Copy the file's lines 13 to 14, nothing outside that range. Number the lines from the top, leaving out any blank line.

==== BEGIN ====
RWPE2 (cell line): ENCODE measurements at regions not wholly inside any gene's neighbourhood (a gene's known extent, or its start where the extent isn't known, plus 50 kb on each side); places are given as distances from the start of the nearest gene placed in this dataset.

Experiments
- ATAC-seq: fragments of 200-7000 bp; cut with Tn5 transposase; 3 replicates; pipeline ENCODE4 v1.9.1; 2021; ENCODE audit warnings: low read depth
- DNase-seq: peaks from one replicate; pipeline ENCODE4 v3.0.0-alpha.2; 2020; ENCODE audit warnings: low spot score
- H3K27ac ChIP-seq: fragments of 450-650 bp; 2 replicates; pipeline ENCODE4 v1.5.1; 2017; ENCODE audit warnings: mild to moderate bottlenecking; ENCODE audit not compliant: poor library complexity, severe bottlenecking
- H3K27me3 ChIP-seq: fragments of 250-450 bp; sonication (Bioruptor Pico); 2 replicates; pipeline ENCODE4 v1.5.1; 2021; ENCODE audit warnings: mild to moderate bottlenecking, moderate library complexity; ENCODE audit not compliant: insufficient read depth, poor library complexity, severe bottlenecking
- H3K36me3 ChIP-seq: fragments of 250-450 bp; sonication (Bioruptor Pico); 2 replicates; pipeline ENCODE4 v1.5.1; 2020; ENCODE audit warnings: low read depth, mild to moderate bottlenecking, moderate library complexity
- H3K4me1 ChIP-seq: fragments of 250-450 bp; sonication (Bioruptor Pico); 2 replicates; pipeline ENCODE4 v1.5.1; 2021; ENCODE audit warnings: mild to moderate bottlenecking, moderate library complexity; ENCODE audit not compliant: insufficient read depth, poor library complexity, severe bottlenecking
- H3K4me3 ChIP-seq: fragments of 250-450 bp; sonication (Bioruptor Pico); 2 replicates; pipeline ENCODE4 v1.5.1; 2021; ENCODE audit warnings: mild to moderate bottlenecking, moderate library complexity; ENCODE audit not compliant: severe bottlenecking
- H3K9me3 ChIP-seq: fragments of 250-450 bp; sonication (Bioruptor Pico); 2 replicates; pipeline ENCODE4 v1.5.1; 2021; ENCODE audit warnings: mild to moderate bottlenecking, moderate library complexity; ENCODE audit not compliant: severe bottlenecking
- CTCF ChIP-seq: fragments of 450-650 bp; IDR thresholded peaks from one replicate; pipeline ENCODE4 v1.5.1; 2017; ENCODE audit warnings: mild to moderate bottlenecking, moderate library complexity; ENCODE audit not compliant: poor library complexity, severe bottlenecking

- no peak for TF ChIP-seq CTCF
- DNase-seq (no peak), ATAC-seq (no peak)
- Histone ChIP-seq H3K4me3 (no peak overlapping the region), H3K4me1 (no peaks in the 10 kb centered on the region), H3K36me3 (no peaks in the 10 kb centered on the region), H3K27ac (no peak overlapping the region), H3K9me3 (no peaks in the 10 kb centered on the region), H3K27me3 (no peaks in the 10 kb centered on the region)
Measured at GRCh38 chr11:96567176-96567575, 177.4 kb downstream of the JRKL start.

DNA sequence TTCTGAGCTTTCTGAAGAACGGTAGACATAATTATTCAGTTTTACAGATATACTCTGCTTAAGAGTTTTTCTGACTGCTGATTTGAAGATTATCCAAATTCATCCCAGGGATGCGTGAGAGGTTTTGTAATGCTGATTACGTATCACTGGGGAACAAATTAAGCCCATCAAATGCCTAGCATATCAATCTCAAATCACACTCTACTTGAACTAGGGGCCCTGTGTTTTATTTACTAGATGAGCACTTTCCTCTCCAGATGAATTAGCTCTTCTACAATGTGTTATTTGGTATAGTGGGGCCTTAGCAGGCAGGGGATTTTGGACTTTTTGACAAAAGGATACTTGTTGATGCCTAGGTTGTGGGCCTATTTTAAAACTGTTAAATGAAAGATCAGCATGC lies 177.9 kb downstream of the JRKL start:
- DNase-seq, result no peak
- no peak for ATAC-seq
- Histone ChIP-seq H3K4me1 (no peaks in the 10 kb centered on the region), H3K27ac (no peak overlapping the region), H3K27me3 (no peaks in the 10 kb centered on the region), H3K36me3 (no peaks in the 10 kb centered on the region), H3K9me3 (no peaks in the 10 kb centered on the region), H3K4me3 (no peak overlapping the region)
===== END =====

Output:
- DNase-seq (no peak), ATAC-seq (no peak)
- Histone ChIP-seq H3K4me3 (no peak overlapping the region), H3K4me1 (no peaks in the 10 kb centered on the region), H3K36me3 (no peaks in the 10 kb centered on the region), H3K27ac (no peak overlapping the region), H3K9me3 (no peaks in the 10 kb centered on the region), H3K27me3 (no peaks in the 10 kb centered on the region)